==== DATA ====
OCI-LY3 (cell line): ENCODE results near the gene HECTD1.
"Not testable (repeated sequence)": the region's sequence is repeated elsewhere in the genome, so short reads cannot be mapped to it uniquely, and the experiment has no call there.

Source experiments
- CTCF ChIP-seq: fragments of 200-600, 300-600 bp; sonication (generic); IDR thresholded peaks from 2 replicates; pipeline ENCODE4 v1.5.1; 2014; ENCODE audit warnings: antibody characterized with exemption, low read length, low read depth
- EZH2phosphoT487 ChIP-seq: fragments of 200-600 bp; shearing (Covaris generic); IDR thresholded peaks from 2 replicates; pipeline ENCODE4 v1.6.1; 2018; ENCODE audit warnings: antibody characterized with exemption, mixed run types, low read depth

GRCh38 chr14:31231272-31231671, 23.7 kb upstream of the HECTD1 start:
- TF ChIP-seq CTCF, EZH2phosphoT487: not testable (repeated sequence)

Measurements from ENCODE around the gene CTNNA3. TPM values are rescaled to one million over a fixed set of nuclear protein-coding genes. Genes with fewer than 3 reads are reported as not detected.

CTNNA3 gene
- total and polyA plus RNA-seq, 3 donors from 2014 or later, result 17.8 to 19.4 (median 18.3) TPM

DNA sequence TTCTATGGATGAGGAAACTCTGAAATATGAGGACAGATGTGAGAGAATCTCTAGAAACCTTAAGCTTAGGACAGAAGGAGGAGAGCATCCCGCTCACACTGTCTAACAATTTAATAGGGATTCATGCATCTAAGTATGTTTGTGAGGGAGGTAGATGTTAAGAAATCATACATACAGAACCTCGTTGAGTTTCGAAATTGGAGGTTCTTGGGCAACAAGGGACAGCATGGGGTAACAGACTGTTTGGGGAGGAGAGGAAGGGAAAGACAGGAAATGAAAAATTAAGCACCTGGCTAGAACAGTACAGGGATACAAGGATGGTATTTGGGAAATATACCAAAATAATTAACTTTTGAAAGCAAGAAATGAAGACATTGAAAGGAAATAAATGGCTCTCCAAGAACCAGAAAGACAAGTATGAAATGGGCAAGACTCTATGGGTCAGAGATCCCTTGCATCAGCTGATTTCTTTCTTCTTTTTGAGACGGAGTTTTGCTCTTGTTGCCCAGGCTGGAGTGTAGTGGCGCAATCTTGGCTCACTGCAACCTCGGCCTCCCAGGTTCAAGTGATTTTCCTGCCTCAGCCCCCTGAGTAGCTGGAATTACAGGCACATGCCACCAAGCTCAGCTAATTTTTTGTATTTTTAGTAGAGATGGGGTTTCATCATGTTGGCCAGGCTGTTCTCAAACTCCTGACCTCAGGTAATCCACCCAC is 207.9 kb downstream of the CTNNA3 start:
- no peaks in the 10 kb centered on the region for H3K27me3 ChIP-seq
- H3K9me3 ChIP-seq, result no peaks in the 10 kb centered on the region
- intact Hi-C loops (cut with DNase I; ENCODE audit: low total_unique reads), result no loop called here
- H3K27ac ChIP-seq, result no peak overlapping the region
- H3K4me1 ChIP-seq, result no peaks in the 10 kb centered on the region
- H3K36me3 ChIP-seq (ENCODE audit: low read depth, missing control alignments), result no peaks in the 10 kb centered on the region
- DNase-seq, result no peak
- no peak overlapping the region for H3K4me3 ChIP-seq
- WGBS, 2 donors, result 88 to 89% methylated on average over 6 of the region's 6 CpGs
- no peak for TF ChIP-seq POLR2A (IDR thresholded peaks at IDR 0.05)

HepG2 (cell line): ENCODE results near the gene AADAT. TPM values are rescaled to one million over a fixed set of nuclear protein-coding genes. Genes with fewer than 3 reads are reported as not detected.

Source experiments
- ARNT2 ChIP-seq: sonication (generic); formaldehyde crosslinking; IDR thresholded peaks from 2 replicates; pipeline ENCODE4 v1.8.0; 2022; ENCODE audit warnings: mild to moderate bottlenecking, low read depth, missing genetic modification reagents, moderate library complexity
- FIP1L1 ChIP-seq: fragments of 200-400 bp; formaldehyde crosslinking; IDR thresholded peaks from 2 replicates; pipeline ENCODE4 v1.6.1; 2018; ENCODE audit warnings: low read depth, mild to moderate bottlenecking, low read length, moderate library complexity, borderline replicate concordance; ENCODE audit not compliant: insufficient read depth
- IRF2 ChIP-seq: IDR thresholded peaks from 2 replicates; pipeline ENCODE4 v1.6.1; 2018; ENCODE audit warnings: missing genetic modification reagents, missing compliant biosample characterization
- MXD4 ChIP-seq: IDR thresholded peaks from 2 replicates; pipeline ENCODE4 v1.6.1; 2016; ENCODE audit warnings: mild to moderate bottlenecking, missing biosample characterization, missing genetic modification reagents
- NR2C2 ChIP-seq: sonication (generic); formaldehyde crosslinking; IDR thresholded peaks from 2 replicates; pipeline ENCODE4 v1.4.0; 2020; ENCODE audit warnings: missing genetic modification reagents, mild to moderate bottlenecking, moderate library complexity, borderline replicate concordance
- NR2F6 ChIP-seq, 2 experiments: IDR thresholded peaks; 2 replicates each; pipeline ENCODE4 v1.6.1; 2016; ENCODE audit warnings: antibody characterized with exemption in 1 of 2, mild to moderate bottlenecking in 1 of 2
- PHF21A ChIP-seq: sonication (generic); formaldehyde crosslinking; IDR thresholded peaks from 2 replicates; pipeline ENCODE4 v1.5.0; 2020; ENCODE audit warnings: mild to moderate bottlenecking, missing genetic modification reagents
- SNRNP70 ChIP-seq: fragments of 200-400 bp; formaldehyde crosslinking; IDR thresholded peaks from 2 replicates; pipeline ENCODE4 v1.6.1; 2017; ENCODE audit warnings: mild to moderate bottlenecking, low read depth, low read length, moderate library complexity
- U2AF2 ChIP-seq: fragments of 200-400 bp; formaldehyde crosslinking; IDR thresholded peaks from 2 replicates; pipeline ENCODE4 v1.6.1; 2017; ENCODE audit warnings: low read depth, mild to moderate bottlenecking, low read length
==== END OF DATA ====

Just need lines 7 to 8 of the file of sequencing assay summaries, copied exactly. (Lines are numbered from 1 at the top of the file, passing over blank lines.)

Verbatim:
- TF ChIP-seq CTCF, EZH2phosphoT487: not testable (repeated sequence)

Measurements from ENCODE around the gene CTNNA3. TPM values are rescaled to one million over a fixed set of nuclear protein-coding genes. Genes with fewer than 3 reads are reported as not detected.